How-to: Making an Expense Report


So you’ve developed your budget and it’s now been three months. How is your bank account looking? Is your spending on track, or are you way below—or, more problematic—way above budget?

Your budget is a fairly inert document. You make your estimates, you project them out, and you use those figures to guide your decisions in the following months. However, neither you nor any of the rest of us can see into the future. What happens if your projections were off? What happens if the cost of your rental car, or of a liter of petrol, or a kilo of lentils, surges unexpectedly? How do you get a grip on discrepancies between your projected spending, and your actual spending, before they balloon out of proportion?

Your budget is the baseline that informs how you build your expense report. In the sample documents we provide, we predicted the costs of a hypothetical food distribution program. Hopefully, when you developed your budget, you did a lot of research, and your predictions were well-informed. You had a good sense of the cost of the inputs you need, and what quantities of them you will need; the prevailing rate for car rentals where you work, the price of petrol, and the distance you will be driving day-to-day. Ideally, your expenses will tack fairly closely to the costs you had predicted to spend.

None of us are magicians and the cost of things has a tendency to change. It’s totally ok for your expense report to vary from your budget – especially when it comes to variable costs! However, your expense report allows you to look for anomalies. Are you spending way more than you expected to furnish your social center? Maybe it’s time to find a cheaper supplier. Are you spending less than you expected the ingredients for your food preparation program? Maybe you can afford higher quality ingredients. Your expense report is how your budget talks to you: it shows you where your predictions were off, and indicates to you where you can make adjustments to stay on budget.

Well… kind of. Consider three examples:

  • You had budgeted 400€ per month on lodging for volunteers (250€ to cover rent, and 150€ for electricity and heating). In your first 3 months of programming (March-April-May), your electricity expenses hovered around 100€ per month… then in the summer, volunteers began using the air conditioning unit, and your bills blew up to 300€ per month, bringing your total expenses to 550€ per month, well above the budgeted 400€. What do you do? There might be other cost categories where you have underspent, from which you can draw money to cover these costs. If there isn’t, you’ll need to find a way to reduce your electricity costs: it might make sense to buy fans and use them to complement lower usage of AC. There’s yet one more option: you could take this variation into account in your initial budget projection by averaging seasonal variations across the whole year (see our budget guide for an explanation of what this means).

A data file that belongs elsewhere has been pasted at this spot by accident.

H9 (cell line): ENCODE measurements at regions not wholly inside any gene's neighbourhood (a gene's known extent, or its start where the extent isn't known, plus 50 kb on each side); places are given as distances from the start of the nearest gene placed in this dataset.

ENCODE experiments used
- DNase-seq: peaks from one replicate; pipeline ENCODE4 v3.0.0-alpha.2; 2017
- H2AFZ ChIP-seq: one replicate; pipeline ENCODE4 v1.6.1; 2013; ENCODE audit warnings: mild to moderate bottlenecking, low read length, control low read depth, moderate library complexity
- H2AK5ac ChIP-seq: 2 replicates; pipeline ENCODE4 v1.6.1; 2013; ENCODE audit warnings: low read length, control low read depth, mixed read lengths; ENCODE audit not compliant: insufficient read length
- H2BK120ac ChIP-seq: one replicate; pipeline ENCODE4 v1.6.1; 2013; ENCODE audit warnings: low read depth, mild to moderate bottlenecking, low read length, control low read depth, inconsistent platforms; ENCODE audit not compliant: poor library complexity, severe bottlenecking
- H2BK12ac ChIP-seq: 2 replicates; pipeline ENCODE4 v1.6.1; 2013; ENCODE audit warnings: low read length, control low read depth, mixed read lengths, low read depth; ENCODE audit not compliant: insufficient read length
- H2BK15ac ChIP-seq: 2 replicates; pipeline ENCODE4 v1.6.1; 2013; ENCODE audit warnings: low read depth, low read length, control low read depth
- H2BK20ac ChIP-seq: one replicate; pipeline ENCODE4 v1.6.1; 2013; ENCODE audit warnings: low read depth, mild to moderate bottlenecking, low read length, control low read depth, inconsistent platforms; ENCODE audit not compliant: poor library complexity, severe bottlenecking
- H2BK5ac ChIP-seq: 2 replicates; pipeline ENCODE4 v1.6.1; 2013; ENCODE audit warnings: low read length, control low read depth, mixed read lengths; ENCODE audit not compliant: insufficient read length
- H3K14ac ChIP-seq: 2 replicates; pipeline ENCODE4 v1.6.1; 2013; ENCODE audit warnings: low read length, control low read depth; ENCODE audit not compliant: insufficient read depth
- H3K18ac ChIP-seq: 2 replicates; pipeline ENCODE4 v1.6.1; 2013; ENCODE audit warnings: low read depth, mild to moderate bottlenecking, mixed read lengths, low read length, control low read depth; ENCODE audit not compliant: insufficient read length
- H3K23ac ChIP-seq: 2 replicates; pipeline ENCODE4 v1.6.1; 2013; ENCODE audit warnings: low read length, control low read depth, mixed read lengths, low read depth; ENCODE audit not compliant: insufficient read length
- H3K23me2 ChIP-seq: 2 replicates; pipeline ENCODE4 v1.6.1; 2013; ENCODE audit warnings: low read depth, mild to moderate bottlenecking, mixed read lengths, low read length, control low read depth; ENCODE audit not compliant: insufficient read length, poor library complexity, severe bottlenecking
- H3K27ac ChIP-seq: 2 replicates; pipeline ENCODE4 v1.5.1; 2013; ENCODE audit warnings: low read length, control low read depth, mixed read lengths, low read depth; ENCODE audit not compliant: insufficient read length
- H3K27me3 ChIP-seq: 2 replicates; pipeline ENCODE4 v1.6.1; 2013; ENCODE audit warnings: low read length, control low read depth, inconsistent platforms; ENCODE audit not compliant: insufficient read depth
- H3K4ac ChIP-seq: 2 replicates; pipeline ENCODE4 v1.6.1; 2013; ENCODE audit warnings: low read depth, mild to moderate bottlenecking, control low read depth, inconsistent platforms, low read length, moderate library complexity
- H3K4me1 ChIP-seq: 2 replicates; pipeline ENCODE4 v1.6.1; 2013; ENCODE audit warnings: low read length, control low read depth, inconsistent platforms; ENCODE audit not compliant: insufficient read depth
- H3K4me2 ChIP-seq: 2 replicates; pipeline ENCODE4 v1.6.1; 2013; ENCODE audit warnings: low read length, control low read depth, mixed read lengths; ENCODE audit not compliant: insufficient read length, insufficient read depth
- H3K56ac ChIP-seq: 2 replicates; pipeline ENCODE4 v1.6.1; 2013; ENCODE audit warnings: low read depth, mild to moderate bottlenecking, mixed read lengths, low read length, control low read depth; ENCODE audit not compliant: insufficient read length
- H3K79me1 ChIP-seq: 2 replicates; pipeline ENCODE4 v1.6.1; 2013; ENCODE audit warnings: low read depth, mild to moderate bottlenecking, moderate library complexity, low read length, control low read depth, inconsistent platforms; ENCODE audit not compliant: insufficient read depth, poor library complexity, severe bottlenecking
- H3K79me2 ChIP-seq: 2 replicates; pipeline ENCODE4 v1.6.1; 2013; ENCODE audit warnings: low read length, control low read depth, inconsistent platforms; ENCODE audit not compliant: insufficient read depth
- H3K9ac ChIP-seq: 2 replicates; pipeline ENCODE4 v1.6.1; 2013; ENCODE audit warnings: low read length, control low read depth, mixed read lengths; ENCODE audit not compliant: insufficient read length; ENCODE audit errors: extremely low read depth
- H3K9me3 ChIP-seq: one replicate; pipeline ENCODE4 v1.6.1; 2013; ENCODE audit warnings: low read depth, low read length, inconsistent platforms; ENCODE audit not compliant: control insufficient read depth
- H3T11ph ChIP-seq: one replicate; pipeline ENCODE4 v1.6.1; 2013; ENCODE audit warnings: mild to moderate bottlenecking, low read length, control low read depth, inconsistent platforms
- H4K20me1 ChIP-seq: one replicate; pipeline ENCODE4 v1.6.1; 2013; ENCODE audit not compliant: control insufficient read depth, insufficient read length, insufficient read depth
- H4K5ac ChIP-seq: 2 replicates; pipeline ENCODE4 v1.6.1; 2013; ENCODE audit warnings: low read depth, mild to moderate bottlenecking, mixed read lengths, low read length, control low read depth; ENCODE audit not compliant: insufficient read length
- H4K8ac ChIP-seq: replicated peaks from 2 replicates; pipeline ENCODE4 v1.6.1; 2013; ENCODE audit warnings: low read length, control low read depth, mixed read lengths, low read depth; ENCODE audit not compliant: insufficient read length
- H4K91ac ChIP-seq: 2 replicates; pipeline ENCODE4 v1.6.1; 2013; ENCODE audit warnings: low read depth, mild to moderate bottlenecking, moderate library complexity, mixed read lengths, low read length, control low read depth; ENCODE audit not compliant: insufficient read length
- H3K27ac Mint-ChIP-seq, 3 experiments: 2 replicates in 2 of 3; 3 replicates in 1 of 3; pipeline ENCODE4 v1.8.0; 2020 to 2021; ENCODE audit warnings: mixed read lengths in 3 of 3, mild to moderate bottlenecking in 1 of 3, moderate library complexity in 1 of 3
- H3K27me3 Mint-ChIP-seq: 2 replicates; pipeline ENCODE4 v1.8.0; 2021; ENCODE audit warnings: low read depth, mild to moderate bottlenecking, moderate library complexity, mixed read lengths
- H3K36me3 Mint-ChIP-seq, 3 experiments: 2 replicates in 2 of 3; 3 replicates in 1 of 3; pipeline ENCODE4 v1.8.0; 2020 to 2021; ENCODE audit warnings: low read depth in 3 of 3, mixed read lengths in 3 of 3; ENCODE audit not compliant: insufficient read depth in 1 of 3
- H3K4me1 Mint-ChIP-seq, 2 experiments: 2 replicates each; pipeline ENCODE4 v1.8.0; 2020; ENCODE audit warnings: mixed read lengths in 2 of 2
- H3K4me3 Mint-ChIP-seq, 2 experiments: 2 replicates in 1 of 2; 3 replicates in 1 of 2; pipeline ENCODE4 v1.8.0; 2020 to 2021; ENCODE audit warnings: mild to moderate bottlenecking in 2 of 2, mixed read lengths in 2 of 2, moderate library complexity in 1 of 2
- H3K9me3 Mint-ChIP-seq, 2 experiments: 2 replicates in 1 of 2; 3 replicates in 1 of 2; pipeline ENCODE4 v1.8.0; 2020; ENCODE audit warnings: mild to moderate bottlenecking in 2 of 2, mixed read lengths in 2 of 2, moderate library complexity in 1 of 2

• You had budgeted 400€ per month to cover stipends of 100€ per month for 4 volunteers. However, one of the volunteers left after two months and was not replaced. You’re now saving 100€ per month on your personnel costs. This could be the extra money you need to cover your higher-than-usual electricity costs, or to make up for shortfalls in other categories. Keep in mind: your goal is to spend what you predicted in your budget, it’s better if you save money than if you overspend, but you’ll need to spend this money on your programming anyways!
  • You had budgeted 400€ per month to cover expenses on petrol for transportation. However, your petrol costs vary wildly from month to month. When you consistently overspend or underspend, it’s usually fairly easy to know why: the budget item in question costs more, or less, than you predicted, OR you’re using more, or less, of it than you thought you would. If your variation is inconsistent, you need to look for other clues. Is there a correlation between the number of volunteers at hand and the cost of petrol? Maybe more volunteers = more rides from town to the warehouse, and vice versa. Are there tight rules around using the rental car? Maybe, on some months, volunteers or staff used the rental car for joyriding a whole bunch, and then the next month, as those individuals left, your petrol costs went back to normal. Or maybe the months where spent the most were the months where there was construction on the main road and you had to go a roundabout way to get in and out of town.

In each of these examples, a discrepancy between your expense report and the initial budget indicated a certain factor that has let to you spending either more or less than initially budgeted. In some cases, your variation can be very straightforward (as in our second example). In some cases, they are seasonal (electricity and heating expenses are usually higher in the summer and winter). In other cases, they are completely unpredictable (outside factors, such as road construction or sudden changes in prices).

In either event, your expense report is the tool that records this information and allows you to notice variation, catch trends, and account for discrepancies before they turn into problems.

Click here to download an annotated visual guide to preparing an expense report.

Please be aware that you are only able to VIEW the document. If you want to manipulate the data or adapt the spreadsheet, you will need to make a copy. You can so do by hitting ‘File,’ scrolling down to ‘Make a Copy,’ and then you’ll have your own version.

Leave a Reply

Your email address will not be published.